- Bruce Partridge – 64
- Jim Gabriel – 66
- Ron Dobkin – 67
- Mike Nichols, Scott Thompson and Dave Inman – 76
Skins were split nine ways with Mike Nichols and Jim Woods claiming two each, Howard Jones, Brian Laks, Steve King, George Stelmach and Jim “the spotted” Gabriel getting one each. Note the Arizona Partridge did not escape with a skin. He was too busy staring at the moon.
The top six names on the Inferno Cup leader list remain the same, albeit, slightly rearranged. With now only four matches to go, Jim Stamatis clings to a ten point lead while nine others remain within sixty points.
In the team match on Friday the 13th, Mike Wentrup showed great skill in finding a blind draw and ended up in first place as a result. Mike Miller’s scorecard lined up like the key to the vault and Wentrup beat the combo of Dave Inman and Tom Hansen by two strokes. Mike Miller and Bruce Partridge took third place by edging out George Stelmach and Sandy Wiener on a scorecard playoff. Partridge’s net birdie on 18 proved to be good enough to win the hole.
- Anthony Arvidson – 70
- Dave Inman – 77
- Mike Miller – 78
- George Stelmach – 65
- Mike Miller – 70
- Dave Inman, Tom Hansen and Scott Hull -71
Skins money was split seven ways with one each going to George Stelmach, Mike Miller, Sandy Wiener, Tom Swan, Anthony Arvidson, Tom Hansen and Dan Hourihan. The course played tough (for everyone but Stelmach).
The Commissioner, Dennis Kildare, is expected back after a week of lobster eating in Maine and will shepherd the group to the finish line. It promises to be a competitive ride all the way to the end.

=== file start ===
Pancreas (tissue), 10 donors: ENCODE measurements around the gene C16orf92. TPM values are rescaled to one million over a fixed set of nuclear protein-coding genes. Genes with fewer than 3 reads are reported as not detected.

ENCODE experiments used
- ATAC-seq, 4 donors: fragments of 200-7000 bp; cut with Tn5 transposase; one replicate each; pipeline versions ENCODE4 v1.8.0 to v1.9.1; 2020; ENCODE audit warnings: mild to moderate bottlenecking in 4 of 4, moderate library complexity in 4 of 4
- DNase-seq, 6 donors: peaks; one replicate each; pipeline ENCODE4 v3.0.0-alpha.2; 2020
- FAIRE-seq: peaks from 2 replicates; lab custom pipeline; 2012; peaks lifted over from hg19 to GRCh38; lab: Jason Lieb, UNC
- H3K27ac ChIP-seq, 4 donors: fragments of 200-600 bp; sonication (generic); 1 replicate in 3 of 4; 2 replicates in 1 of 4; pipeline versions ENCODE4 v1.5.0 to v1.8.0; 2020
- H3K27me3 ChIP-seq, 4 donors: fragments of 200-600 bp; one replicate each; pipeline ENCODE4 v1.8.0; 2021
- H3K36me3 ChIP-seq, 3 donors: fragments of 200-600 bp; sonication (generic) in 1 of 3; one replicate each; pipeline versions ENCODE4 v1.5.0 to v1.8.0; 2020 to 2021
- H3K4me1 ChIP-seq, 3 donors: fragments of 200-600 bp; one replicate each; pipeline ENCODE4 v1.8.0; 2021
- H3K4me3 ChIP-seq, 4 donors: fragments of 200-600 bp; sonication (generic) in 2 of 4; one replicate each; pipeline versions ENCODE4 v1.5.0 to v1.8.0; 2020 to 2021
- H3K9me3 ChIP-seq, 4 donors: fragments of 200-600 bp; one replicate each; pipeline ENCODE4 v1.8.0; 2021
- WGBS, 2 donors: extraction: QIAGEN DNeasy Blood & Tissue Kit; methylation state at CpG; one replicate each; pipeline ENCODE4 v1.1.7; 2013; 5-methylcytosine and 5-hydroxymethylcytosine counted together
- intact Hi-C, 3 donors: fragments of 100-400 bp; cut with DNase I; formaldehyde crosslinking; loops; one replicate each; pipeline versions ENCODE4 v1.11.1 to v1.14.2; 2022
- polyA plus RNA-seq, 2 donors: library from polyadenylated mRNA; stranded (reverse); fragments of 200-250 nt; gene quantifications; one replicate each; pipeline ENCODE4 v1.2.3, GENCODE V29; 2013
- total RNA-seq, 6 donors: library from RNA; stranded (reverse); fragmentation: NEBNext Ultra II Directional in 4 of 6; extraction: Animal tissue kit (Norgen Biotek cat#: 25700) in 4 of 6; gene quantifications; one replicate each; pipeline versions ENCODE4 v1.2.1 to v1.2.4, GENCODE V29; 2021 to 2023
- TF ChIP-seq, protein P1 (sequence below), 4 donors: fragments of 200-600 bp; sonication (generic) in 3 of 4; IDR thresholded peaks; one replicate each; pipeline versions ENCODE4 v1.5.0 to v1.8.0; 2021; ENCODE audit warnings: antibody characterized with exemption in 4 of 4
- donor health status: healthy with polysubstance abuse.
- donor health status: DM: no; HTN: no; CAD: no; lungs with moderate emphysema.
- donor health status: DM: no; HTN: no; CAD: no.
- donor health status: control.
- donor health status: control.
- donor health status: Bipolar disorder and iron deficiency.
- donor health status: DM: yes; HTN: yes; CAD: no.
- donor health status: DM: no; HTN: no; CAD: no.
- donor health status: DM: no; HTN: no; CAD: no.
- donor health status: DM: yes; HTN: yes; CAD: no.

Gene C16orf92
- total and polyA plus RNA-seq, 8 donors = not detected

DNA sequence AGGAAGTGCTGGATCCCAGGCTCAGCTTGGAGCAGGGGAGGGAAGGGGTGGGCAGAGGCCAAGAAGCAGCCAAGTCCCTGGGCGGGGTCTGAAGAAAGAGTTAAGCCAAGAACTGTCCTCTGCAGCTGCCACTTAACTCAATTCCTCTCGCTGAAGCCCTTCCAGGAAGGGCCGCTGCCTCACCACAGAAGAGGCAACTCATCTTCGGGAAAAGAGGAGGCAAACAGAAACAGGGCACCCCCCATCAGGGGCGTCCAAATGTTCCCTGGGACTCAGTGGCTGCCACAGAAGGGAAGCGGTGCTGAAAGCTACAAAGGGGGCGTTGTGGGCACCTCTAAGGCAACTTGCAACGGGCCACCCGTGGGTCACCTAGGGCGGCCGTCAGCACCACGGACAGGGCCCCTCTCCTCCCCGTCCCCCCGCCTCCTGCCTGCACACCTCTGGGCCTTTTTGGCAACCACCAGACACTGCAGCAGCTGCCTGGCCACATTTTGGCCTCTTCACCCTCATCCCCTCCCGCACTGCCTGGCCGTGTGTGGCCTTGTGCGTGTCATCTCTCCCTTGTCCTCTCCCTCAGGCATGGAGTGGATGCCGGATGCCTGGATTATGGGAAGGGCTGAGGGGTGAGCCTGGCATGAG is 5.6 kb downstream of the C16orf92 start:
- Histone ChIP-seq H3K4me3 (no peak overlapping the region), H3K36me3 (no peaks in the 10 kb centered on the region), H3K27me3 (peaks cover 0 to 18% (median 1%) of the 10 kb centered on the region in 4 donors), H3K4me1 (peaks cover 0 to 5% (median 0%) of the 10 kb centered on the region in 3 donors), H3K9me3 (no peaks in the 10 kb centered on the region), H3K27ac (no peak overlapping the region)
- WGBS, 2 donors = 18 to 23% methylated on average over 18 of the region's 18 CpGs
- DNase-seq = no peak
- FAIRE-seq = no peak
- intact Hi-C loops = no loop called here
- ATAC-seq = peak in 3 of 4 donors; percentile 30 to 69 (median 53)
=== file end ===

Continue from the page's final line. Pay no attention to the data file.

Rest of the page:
From a statistical perspective, the Modified Stableford format (with negatives) is one of the fairest and most equitable formats in handicap golf. Take away the negatives and the statistical balance leans toward the high handicappers. As it is, the format rewards good play and punishes bad play. With fairness assured, naturally Howard Jones and Bruce Partridge took home first place in Wednesday’s match. They topped the field with twenty points. Mike Nichols and George Stelmach were four points back and Gary Anzalone and Loren Molever landed the third spot.
With these match results, it tightened at the top of the Inferno Cup standings. Mike Nichols moved into a tie with Dennis Kildare for third place (440 points) well within striking distance of the leader Jim Stamatis (460 points). Jim Woods remains right on Stamatis’ heels in second place with 450 points. A total of eleven golfers have 400 or more points and there are five matches remaining to play. Katie, bar the door.